The VC principle is a qualitative statement about why one should adopt VC when cycling on roadways.
I really should know better than this....

But....

If your statement is true, that VC is acting like a vehicle driver when riding on roadways, then you'd have to admit that POWERWEAVING out in front of vehicles so they can see you before you POWERWEAVE back into your lane really ain't VC.
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Old 09-17-06, 10:40 PM   #10
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Quote:
Originally Posted by Blue Order
If your statement is true, that VC is acting like a vehicle driver when riding on roadways, then you'd have to admit that POWERWEAVING out in front of vehicles so they can see you before you POWERWEAVE back into your lane really ain't VC.
DLP is standard vehicular behavior - for drivers of slow vehicles. From farmers who temporarily pull partially in the shoulder to allow faster traffic to pass (and then move back to the left when they pass), to the bull dozer drivers who (technically illegally) temporarily merge right into the bike lane to allow "platoons" of cars to pass sometimes during my commute (yes, I merge out of the bike lane to pass the bulldozer on the left too, then watch him move left back into the travel lane after we all pass).

Heck, Bek likes to tease me about pointing this out, but when driving on 2 lane rural roads I have temporarily pulled into the shoulder to allow motorcycles to pass me on the left when the oncoming lane is unavailable for safe passing.

The reason DLP (a.k.a "POWERWEAVE" by those with an anti-HH vendetta) does not seem vehicular is because it's easy confuse "vehicular" with "normal speed" vehicular driver behavior. But "vehicular" encompasses the whole range of vehicle driver behavior, including the behavior of drivers of slower vehicles, which, of course, is more comparable to bicyclists much of the time.

Make sense?
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Old 09-17-06, 10:45 PM   #11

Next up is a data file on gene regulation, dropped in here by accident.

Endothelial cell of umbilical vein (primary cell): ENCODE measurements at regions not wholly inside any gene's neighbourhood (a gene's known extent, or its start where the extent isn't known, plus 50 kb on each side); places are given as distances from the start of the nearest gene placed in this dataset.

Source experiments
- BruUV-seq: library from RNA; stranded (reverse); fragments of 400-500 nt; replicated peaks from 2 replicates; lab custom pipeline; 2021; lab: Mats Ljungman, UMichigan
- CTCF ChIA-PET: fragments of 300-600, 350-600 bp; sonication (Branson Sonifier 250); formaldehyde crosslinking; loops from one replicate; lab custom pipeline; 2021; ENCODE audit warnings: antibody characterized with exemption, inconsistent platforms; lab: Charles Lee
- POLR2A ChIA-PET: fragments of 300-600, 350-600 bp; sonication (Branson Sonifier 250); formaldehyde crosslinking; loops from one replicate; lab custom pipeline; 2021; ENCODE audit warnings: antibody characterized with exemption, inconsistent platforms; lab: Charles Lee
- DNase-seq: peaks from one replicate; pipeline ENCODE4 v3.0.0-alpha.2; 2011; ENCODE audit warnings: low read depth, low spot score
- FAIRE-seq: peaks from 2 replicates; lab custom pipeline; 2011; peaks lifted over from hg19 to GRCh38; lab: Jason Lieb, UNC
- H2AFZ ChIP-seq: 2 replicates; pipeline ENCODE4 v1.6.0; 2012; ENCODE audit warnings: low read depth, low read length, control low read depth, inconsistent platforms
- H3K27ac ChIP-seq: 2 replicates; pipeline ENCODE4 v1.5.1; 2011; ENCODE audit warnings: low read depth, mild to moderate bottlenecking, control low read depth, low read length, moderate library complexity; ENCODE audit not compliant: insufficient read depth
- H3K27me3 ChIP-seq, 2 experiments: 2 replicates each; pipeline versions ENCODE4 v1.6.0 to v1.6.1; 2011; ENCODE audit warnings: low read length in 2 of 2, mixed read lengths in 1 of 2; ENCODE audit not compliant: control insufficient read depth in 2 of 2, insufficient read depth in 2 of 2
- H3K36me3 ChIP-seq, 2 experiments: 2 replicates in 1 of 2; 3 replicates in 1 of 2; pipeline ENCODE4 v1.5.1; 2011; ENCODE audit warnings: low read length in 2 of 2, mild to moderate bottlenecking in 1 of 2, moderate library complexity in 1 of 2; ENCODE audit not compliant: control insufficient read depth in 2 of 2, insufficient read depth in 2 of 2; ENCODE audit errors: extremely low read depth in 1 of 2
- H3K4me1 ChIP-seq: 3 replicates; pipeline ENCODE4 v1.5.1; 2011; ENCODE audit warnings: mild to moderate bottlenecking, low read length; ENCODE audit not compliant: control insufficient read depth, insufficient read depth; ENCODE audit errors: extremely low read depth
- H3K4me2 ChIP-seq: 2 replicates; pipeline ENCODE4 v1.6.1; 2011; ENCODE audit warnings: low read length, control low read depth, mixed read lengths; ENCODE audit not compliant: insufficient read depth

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Quote:
Originally Posted by Helmet Head
DLP is standard vehicular behavior - for drivers of slow vehicles. From farmers who temporarily pull partially in the shoulder to allow faster traffic to pass (and then move back to the left when they pass), to the bull dozer drivers who (technically illegally) temporarily merge right into the bike lane to allow "platoons" of cars to pass sometimes during my commute (yes, I merge out of the bike lane to pass the bulldozer on the left too, then watch him move left back into the travel lane after we all pass).
That's the opposite of POWERWEAVE, though, and is required by law. In POWERWEAVE, the slow-moving cyclist intentionally pulls in front of faster vehicles before returning to its own lane.

Quote:
Heck, Bek likes to tease me about pointing this out, but when driving on 2 lane rural roads I have temporarily pulled into the shoulder to allow motorcycles to pass me on the left when the oncoming lane is unavailable for safe passing.

The reason DLP (a.k.a "POWERWEAVE" by those with an anti-HH vendetta)
Come on, you know it's catchy....

Quote:
does not seem vehicular is because it's easy confuse "vehicular" with "normal speed" vehicular driver behavior. But "vehicular" encompasses the whole range of vehicle driver behavior, including the behavior of drivers of slower vehicles, which, of course, is more comparable to bicyclists much of the time.

Make sense?
Well, as a slower vehicle with its own lane, it makes no sense, in that slower vehicle context, for the slower vehicle to deliberately pull out in front of approaching faster vehicles.
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Old 09-17-06, 10:52 PM   #12
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Quote:
Originally Posted by sbhikes
VC stands for Vehicular Cycling and can be summed up as:


There is much debate around here about what "act as drivers of vehicles" means and whether or not being "treated as drivers of vehicles" is something worth enforcing by law or leaving to cyclists to try and elicit from drivers with various behaviors.
It should be noted that Diane does not even understand what the debate (at least with me) is about here.

Yes, much debate here is about what "act as drivers of vehicles" means. However, no one, as far as I know, certainly not me, has argued that cyclists being "treated as drivers of vehicles" is something that is not worth enforcing by law, or should be left "to cyclists to try and elicit from drivers with various behaviors.". I have argued that cyclists should act like vehicle drivers in order to be treated like vehicle drivers (in fact, if they don't act like vehicle drivers they can expect to not be treated like vehicle drivers), but that's different (though Diane obviously does not understand the difference, no matter how many times one tries to explain it).

Quote:
Many here believe that "acting as drivers of vehicles" means eschewing bike lanes, even good bike lanes.
False.

Quote:
Many others here believe that bike lanes are just traffic lanes like any other, and that the use of bike lanes is included in those practices that make someone a vehicular cyclist.
There is debate about whether riding in a bike lane necessarily constitutes "using" a bike lane.

Quote: